The unlikely success of Sad Brad Smith
By Britany Robinson
If love is not what you need, then maybe luck is.
The release of Chicago native Sad Brad Smith’s first album, “Love is Not What You Need, ” follows an unlikely stroke of luck that changed his musical career from an idling hobby to Oscar-worthy attention in one of the year’s biggest films, “Up in the Air.” His song, “Help Yourself,” plays prominently in the emotional climax of the Best Picture nominee, and was briefly in the running for Best Original Song before an unfortunate technicality made it ineligible.
“Help Yourself” was Smith’s first release, included on the soundtrack to “Up in the Air.” Before his song’s inclusion in a motion picture, he had no following other than close friends, and he rarely performed outside of his apartment. Jason Reitman, director of “Up in the Air,” happened upon Sad Brad Smith’s music when Smith accidentally left a CD of his in a friend’s car—a friend of a friend who happened to be Reitman’s brother-in-law.
“I used to be, I don’t want to say embarrassed of my work, but I didn’t want to push it on anyone who didn’t want to hear it. So unless I was asked to play somewhere, I usually wouldn’t,” said Smith in an interview with F Newsmagazine. Smith’s hesitancy to “force” his music on anyone is endearing, considering his song was played during the Golden Globes nearly every time the film was mentioned.
Smith’s touching lyrics just skirt sappy, with charming sarcasm and quirky musings on life and love scattered throughout. His lilting voice lends honesty to his chirpy melodies, and you’d never guess the singer-songwriter recorded the entire debut in his apartment with Garage Band—a free application that anyone with a Mac can play around with—without much thought to its potential success or failure. Not that he’s careless about his music — he simply felt the need to release something soon after his song’s appearance in “Up in the Air,” and didn’t have the time or budget to do much editing or revising.
Although clearly excited about the success of “Help Yourself,” Smith hopes that listeners will tune in to the rest of his album to truly understand his style. Critics have likened his sound to Simon & Garfunkel, but Smith shies away from that comparison, preferring to cite artists such as Leonard Cohen and The Flaming Lips as major influences on his work. “Help Yourself” is a lovely ballad that lends perfectly to the scene in “Up in the Air.” It succeeds in tugging the viewer’s heartstrings even harder than the simultaneous emotional awakening of George Clooney’s character, Ryan Bingham.
The rest of his album, however, has a humor to it that cannot be found in his popular single. “Calling myself ‘Sad Brad Smith’ was my way of calling attention to it,” he said of the imbued humor of his music. “But paired just with ‘Help Yourself’ alone, I don’t think people could discern that I’m not quite serious. Well, I’m serious, but I see no reason why seriousness and humor cannot co-exist.”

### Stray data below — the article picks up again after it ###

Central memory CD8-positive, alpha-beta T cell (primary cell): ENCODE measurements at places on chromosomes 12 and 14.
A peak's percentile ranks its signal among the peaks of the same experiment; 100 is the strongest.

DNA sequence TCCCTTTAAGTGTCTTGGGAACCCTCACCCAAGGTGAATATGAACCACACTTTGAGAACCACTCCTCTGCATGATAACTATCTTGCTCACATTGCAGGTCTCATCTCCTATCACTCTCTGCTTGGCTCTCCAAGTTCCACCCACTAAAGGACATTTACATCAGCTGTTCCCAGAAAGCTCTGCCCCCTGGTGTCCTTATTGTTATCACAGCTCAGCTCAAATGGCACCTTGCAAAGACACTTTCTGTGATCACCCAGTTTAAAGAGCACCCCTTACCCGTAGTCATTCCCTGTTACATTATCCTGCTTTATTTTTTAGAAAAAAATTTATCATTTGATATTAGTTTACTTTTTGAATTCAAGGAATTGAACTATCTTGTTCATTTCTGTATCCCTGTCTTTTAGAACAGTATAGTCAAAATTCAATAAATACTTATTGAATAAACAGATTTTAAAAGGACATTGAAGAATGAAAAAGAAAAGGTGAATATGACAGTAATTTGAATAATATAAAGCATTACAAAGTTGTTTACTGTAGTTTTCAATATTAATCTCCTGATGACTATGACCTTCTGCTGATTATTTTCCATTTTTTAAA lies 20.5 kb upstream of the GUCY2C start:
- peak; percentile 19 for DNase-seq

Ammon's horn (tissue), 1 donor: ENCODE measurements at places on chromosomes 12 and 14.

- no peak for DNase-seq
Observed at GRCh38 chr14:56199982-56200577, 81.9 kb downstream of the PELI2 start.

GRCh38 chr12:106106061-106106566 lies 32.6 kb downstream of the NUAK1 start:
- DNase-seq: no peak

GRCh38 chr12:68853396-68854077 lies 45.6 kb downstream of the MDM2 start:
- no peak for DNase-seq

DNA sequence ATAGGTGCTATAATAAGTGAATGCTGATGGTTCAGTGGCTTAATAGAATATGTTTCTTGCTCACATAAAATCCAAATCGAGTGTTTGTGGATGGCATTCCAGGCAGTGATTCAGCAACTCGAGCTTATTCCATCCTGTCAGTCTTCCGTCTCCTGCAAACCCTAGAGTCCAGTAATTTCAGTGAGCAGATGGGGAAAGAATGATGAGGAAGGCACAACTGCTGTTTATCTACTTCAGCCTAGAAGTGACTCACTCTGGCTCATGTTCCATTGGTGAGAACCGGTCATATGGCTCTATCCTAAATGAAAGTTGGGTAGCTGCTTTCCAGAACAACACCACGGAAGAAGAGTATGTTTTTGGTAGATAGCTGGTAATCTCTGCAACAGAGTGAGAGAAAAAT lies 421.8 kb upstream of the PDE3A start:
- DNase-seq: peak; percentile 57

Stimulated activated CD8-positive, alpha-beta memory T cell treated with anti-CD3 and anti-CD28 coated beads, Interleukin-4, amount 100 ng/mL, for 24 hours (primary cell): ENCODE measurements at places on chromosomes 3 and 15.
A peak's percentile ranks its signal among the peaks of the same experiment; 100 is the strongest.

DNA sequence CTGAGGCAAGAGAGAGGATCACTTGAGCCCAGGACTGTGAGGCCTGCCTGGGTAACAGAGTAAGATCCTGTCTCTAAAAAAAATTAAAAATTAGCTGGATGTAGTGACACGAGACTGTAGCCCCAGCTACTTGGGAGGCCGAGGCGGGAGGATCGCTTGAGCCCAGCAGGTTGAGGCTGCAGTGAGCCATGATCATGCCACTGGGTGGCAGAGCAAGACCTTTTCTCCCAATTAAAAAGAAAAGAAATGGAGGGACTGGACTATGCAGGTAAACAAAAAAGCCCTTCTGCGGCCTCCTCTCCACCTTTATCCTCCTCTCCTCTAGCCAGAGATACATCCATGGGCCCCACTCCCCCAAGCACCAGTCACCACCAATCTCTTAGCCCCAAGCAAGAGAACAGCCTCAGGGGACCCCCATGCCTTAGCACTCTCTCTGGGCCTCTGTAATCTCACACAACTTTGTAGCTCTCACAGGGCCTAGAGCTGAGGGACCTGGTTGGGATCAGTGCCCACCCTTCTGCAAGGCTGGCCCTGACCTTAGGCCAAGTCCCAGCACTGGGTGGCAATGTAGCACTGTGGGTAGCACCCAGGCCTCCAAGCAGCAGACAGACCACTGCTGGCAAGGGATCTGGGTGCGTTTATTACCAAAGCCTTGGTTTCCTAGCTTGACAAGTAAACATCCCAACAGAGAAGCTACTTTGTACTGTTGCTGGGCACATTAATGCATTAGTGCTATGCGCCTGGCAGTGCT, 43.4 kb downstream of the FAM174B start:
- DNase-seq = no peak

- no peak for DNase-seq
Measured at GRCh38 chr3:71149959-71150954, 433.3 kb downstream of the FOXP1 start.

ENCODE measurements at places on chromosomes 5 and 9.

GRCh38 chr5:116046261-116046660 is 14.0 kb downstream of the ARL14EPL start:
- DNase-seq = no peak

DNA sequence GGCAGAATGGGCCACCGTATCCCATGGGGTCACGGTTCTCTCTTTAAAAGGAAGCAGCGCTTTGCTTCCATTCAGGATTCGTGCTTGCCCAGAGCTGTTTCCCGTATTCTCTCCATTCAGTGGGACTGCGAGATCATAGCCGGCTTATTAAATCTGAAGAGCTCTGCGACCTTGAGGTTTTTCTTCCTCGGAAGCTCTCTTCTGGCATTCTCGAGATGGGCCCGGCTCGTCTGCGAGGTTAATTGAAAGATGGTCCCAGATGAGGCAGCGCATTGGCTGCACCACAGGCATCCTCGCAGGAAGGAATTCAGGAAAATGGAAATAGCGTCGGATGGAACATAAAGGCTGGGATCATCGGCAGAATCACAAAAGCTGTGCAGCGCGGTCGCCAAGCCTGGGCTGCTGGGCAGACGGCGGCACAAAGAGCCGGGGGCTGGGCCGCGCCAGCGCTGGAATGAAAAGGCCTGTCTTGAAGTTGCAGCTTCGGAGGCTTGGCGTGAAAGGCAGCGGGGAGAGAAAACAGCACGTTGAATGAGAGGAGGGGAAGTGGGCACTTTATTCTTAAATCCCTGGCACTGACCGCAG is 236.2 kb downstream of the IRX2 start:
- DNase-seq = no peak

So what has this Chicago-based talent been up to since his newfound success? He performed an awkward set over the roar of a plane engine for a press junket on a plane that flew journalists from New York to LA, and had a brief encounter with Clooney at the movie’s premiere. But, other than that, Smith’s life is just as low key as it was before Reitman chose “Help Yourself” to be the main track of his much anticipated third movie.
The Oscar buzz that originally surrounded the single has died down since Smith acknowledged that he had a portion of the song in the works before being commissioned for the project — a violation of strict academy rules that songs develop as a direct result of the movie and interaction between the artist and the director. Despite impressive album sales of the soundtrack as a whole, Sad Brad Smith has not let the success go to his head, as one might expect. He remains modest, yet hopeful that this experience might lead to a larger following, and that his musical career can keep him out of part-time work in local cafés (opting to perform there rather than wait tables.)
Smith says he’ll still watch the Oscars, despite his lingering twinge of bitterness. Regardless of his personal disappointment, he seems well aware that not many aspiring musicians chance upon his kind of luck.
“Somebody asked me if I was worried about becoming a one-hit wonder. I said I wasn’t aware that I had a hit.” Despite his “Up in the Air” exposure, Smith remains down-to-earth, and hopefully he will stay grounded even as his career climbs to loftier heights.